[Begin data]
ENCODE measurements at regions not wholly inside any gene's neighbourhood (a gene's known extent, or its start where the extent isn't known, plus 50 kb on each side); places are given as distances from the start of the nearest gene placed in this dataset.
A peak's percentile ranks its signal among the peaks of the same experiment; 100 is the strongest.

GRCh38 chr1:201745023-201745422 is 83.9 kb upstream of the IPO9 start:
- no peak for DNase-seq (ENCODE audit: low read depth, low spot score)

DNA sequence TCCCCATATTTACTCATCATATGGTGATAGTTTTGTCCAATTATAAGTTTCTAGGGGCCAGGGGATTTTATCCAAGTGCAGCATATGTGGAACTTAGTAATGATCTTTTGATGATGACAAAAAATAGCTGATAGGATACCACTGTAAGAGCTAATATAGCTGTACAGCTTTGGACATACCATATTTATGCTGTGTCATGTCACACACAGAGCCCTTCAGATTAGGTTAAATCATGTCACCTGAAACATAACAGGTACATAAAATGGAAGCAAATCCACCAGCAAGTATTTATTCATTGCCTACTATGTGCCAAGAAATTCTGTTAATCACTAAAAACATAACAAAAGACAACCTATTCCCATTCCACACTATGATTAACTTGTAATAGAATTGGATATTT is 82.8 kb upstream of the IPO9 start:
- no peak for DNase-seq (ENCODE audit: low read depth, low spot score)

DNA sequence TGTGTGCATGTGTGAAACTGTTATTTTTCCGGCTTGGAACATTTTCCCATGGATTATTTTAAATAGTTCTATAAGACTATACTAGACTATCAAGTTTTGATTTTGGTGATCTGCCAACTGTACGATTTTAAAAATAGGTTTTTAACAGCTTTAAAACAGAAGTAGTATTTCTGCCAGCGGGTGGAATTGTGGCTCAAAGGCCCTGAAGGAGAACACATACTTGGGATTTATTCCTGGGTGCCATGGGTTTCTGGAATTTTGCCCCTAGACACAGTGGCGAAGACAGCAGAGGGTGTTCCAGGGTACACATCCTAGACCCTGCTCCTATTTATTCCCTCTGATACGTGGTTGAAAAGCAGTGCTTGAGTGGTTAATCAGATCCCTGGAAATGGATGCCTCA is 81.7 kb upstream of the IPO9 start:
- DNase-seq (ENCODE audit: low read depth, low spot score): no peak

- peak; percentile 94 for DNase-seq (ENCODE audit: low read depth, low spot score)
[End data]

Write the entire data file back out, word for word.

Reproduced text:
ENCODE measurements at regions not wholly inside any gene's neighbourhood (a gene's known extent, or its start where the extent isn't known, plus 50 kb on each side); places are given as distances from the start of the nearest gene placed in this dataset.
A peak's percentile ranks its signal among the peaks of the same experiment; 100 is the strongest.

GRCh38 chr1:201745023-201745422 is 83.9 kb upstream of the IPO9 start:
- no peak for DNase-seq (ENCODE audit: low read depth, low spot score)

DNA sequence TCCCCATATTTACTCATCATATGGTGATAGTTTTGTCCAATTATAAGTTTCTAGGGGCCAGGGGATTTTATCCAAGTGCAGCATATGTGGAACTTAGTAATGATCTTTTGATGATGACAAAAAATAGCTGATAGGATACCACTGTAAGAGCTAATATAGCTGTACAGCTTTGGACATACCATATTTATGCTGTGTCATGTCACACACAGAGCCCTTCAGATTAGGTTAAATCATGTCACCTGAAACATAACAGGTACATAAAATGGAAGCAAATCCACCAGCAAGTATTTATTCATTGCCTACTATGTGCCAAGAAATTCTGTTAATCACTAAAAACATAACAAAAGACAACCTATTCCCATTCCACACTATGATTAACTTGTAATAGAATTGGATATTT is 82.8 kb upstream of the IPO9 start:
- no peak for DNase-seq (ENCODE audit: low read depth, low spot score)

DNA sequence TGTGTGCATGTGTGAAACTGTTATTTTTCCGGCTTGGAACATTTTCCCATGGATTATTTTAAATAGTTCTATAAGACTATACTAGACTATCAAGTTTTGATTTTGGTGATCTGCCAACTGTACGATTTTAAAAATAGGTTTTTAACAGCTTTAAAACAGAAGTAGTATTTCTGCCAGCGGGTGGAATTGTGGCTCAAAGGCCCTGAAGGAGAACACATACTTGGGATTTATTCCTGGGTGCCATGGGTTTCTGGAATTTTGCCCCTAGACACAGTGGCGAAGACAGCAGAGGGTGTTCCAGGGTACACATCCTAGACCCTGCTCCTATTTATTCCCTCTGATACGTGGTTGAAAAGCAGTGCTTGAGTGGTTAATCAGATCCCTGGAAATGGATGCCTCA is 81.7 kb upstream of the IPO9 start:
- DNase-seq (ENCODE audit: low read depth, low spot score): no peak

- peak; percentile 94 for DNase-seq (ENCODE audit: low read depth, low spot score)